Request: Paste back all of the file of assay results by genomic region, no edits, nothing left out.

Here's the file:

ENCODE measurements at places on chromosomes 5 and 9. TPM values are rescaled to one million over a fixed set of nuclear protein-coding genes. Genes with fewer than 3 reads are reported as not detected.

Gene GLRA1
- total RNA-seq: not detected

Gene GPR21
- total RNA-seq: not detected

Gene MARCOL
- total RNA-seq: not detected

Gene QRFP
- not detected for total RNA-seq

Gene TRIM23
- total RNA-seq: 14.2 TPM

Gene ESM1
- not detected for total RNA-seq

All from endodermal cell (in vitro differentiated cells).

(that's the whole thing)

ENCODE measurements at places on chromosomes 5 and 9. TPM values are rescaled to one million over a fixed set of nuclear protein-coding genes. Genes with fewer than 3 reads are reported as not detected.

Gene GLRA1
- total RNA-seq: not detected

Gene GPR21
- total RNA-seq: not detected

Gene MARCOL
- total RNA-seq: not detected

Gene QRFP
- not detected for total RNA-seq

Gene TRIM23
- total RNA-seq: 14.2 TPM

Gene ESM1
- not detected for total RNA-seq

All from endodermal cell (in vitro differentiated cells).